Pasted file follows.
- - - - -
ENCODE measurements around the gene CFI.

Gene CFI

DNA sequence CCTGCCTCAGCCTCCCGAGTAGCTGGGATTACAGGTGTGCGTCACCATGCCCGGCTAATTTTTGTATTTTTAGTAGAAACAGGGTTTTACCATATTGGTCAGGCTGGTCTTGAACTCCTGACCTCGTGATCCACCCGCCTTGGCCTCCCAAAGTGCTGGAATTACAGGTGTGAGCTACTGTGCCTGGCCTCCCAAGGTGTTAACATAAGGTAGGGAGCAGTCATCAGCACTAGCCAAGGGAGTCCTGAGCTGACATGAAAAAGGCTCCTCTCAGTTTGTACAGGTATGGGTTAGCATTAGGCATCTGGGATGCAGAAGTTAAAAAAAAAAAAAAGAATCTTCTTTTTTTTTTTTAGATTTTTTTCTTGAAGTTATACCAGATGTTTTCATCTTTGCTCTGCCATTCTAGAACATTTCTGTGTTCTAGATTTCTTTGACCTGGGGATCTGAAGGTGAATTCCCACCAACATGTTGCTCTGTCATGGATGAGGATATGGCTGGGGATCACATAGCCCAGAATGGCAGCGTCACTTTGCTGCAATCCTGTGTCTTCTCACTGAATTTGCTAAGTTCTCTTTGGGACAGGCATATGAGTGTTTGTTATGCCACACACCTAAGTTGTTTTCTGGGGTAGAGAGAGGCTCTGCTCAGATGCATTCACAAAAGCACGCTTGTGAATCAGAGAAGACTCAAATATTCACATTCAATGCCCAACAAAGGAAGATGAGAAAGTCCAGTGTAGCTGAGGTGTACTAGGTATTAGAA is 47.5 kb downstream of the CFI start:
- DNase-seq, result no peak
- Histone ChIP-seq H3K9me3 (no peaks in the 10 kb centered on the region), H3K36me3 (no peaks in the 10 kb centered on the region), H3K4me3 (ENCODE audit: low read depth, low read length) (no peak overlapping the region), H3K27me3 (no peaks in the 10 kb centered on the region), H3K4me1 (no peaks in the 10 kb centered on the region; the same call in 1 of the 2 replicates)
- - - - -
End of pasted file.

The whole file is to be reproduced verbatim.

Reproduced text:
ENCODE measurements around the gene CFI.

Gene CFI

DNA sequence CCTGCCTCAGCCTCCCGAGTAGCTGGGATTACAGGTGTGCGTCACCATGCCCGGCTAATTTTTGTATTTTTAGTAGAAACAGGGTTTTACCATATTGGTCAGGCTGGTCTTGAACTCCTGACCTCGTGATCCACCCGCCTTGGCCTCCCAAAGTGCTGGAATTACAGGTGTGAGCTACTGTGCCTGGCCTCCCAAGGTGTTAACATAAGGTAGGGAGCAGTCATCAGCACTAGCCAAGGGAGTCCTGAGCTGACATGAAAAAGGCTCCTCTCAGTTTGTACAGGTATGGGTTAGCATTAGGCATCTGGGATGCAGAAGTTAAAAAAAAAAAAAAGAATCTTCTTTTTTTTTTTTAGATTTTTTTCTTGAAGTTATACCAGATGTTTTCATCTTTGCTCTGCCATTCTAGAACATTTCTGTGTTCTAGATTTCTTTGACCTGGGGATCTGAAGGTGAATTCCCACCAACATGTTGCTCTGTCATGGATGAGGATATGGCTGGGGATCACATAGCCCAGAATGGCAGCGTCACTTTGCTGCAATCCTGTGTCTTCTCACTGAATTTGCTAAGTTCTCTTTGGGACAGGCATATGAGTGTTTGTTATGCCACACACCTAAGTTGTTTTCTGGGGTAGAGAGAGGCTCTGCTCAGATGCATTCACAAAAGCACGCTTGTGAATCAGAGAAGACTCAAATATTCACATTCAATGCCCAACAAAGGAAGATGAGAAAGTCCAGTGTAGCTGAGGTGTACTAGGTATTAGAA is 47.5 kb downstream of the CFI start:
- DNase-seq, result no peak
- Histone ChIP-seq H3K9me3 (no peaks in the 10 kb centered on the region), H3K36me3 (no peaks in the 10 kb centered on the region), H3K4me3 (ENCODE audit: low read depth, low read length) (no peak overlapping the region), H3K27me3 (no peaks in the 10 kb centered on the region), H3K4me1 (no peaks in the 10 kb centered on the region; the same call in 1 of the 2 replicates)